Actually, in all likelihood, rest will not help Kawhi's injury at all.
I’m not a doctor but played a lot of ball and have had quadricep tendinopathy.
Someone is “able” to play through quad tendinopathy but it is uncomfortable and seriously aggravates the tendons. Usually, when tendinopathy occurs, it's because rest wasn't taken initially and the injury has turned into something akin to chronic inflammation (but inflammation isn't actually present on the cellular level).
I learned, after the fact, that in playing through my tendinopathy, I turned a small injury that could have been treated with two weeks of rest, into an injury that required two years of rehabilitation and treatment. Even with treatment, I was unable to squat down to tie my shoes for the better part of three years.
Essentially, it’s an overuse issue in which the athlete has had many micro-traumas to the tendon, and as such, their body begins to dump type-3 collagen (weak scar tissue) in unorganized bundles atop the injury sites. Our tendons are made of well-organized bundles of type-1 collagen, so this is problematic. Imagine cutting a bunch of incisions into a piece of paper and then handing that piece of paper to a child and asking them to use that tacky white school glue to patch the holes — that’s sort of what’s happening within the body during tendonopathy.
As rest alone will not heal this issue, to combat the body’s response, most physiotherapy consists of eccentric loading (lowering weights very slowly) and not performing the isometric contraction (lifting the weights up). For patellar tendinopathy this would be something like wall-sitting and holding your weight on your injured leg, and then standing up from the wall-sit with your healthy leg. This more-or-less teaches or shows the body to once again deposit the collagen in tight and straight bundles.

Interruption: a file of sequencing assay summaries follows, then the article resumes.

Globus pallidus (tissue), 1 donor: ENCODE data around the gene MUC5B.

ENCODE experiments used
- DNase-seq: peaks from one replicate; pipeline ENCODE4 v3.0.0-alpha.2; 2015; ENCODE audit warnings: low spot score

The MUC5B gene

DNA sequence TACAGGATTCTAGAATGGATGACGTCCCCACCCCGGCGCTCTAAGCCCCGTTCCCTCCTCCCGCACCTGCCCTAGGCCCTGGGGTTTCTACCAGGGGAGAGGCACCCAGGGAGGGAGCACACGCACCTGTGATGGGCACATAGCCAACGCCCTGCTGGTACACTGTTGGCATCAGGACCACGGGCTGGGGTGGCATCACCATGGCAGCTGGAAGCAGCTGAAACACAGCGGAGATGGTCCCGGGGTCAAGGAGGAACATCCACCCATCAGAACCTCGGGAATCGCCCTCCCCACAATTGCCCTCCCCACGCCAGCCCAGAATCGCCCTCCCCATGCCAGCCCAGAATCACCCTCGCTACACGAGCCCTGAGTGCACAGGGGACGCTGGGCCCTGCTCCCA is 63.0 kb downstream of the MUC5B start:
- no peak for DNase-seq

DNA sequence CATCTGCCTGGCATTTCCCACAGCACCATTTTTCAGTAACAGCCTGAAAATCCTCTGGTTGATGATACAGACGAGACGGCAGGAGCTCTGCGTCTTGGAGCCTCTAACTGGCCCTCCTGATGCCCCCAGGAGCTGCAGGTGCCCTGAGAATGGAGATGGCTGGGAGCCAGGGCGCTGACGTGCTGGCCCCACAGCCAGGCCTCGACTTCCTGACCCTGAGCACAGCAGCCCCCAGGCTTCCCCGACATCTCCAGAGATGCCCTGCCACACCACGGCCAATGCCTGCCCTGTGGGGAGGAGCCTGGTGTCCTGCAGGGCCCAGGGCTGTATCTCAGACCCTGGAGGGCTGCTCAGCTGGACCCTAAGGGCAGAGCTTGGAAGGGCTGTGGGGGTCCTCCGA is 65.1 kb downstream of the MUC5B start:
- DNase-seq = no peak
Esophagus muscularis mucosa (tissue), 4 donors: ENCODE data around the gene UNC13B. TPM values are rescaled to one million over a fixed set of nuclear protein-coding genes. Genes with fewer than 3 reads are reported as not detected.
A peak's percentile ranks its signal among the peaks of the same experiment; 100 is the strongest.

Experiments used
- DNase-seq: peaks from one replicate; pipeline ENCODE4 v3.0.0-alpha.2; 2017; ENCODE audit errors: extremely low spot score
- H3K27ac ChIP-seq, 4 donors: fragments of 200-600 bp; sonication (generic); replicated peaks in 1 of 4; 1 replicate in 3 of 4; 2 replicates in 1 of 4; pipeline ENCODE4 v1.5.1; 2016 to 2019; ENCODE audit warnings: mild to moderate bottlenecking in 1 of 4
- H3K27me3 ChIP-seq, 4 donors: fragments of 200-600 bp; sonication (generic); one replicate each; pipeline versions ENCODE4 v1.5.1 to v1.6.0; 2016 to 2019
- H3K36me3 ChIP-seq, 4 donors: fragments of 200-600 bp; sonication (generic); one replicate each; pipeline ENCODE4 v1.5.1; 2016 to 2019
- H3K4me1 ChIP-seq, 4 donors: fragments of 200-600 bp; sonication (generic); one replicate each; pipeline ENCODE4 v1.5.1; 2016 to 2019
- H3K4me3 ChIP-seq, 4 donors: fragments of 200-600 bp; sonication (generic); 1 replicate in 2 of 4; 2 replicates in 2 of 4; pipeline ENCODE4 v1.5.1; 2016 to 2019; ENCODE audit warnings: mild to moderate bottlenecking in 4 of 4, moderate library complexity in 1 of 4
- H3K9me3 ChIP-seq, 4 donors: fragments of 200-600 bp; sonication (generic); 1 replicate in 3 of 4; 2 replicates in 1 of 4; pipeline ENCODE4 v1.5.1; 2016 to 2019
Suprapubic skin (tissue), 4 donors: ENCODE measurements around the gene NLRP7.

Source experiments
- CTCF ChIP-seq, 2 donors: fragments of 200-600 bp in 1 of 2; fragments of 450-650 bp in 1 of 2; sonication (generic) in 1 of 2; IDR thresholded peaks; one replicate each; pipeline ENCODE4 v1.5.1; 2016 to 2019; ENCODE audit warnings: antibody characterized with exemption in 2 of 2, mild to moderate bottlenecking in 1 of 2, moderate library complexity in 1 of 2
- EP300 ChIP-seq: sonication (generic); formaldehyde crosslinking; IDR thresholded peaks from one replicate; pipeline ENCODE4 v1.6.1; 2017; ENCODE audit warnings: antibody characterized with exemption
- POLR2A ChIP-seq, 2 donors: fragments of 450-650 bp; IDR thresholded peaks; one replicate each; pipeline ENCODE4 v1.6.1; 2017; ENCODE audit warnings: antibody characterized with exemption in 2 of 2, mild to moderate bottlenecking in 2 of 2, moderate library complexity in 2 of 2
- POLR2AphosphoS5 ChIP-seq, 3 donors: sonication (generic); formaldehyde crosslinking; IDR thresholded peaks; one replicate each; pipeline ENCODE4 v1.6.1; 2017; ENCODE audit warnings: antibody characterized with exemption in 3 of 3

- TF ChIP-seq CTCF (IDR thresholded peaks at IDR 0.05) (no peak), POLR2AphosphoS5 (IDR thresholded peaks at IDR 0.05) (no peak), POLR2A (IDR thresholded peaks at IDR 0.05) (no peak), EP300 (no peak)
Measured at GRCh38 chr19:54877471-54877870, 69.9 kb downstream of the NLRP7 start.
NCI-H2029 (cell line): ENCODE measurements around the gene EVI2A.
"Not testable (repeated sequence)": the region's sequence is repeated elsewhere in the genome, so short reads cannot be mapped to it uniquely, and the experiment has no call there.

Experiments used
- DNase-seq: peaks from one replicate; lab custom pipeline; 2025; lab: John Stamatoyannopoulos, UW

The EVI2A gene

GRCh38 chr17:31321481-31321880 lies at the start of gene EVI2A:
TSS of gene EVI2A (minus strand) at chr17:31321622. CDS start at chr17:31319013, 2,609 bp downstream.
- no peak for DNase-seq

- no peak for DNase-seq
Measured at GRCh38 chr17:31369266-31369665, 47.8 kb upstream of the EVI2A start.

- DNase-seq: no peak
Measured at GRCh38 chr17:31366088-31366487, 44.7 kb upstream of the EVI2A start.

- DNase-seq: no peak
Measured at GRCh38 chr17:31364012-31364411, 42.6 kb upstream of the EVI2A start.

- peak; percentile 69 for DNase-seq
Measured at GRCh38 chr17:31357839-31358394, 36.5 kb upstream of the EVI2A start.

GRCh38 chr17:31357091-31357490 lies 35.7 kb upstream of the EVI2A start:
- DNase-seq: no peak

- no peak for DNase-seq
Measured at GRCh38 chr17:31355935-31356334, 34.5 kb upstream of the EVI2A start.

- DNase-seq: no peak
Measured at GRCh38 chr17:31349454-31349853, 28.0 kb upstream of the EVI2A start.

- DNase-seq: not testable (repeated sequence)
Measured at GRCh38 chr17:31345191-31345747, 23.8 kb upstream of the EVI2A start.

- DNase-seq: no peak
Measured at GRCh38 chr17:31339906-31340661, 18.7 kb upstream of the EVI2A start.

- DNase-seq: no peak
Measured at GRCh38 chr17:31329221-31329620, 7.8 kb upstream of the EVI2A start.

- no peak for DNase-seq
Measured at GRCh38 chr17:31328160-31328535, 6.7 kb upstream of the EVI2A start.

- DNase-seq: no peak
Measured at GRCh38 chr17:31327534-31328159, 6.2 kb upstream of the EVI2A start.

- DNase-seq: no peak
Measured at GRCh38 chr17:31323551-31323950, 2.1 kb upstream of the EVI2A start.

This is problematic because the athlete needs to load to that perfect balance where they are achieving the necessary resistance/load to incur healing, but not so much resistance/load that they’re aggravating the injury. As such, the healing really feels like 2 steps forward one back. It’s a delicate affair.
Eventually, the athlete has to slowly re-introduce jumping, running, and other explosive movements in increments so as to not completely ruin their tireless rehab efforts. It’s difficult and frustrating for the average athlete, and likely even more so for a highly motivated athlete like Kawhi.
So, while he may be feeling minimal pain and have full functional movement at this point in his recovery, physiotherapists and doctors need to be very very careful not to rush him back. He'll also need to correct his biomechanics that caused the issue in the first place to ensure that he’s not re-aggravating his injury again, as once it becomes chronic, it could plague him for the rest of his career.
So, yeah, it’s really a touch-and-go scenario that is more of an active recovery than you may believe. But with the trainers and professionals he has access to, he’ll likely clear it up and never have to deal with it again. In my opinion, it's wise of him to sit and avoid aggravating the issue.